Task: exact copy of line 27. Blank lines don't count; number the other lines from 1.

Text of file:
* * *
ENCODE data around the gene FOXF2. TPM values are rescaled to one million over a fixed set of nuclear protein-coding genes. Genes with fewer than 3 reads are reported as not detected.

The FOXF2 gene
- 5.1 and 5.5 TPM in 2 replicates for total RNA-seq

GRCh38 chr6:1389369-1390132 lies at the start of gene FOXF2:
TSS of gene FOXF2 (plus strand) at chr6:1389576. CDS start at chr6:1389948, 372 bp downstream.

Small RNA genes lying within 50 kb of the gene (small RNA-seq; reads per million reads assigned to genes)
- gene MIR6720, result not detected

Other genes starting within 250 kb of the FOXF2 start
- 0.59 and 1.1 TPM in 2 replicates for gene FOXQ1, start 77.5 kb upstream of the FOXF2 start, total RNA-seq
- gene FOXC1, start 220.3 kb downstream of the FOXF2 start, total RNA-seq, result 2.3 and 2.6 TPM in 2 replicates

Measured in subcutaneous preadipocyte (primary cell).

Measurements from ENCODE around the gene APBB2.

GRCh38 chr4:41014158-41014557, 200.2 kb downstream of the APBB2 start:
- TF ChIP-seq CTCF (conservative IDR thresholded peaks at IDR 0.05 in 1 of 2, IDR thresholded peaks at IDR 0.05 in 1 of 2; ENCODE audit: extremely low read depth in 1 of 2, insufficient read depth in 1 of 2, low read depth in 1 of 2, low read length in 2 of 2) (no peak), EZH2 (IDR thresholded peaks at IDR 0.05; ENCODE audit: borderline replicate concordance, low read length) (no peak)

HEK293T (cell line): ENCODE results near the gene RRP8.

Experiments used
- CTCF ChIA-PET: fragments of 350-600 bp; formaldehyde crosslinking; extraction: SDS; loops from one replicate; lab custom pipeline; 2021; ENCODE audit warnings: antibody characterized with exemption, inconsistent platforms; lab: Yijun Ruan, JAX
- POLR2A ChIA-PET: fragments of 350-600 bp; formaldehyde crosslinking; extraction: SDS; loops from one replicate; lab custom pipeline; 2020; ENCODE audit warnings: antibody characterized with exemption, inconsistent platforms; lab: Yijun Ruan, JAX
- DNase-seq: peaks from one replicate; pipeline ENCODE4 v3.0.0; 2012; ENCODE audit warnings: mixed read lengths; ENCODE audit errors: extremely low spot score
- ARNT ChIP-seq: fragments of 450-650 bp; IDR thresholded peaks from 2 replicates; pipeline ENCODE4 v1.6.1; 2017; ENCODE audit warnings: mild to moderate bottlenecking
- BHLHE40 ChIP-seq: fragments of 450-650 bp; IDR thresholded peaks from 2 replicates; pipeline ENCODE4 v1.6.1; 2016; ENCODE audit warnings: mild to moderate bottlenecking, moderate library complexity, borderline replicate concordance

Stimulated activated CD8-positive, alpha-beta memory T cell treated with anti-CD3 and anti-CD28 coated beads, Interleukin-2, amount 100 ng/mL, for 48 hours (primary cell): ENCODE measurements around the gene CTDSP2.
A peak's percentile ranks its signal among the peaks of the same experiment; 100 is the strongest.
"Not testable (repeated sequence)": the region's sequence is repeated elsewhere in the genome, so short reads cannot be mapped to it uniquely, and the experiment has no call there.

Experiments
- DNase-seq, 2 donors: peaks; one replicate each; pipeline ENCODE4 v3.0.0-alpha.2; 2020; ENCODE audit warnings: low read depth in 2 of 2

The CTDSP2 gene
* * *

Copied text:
The CTDSP2 gene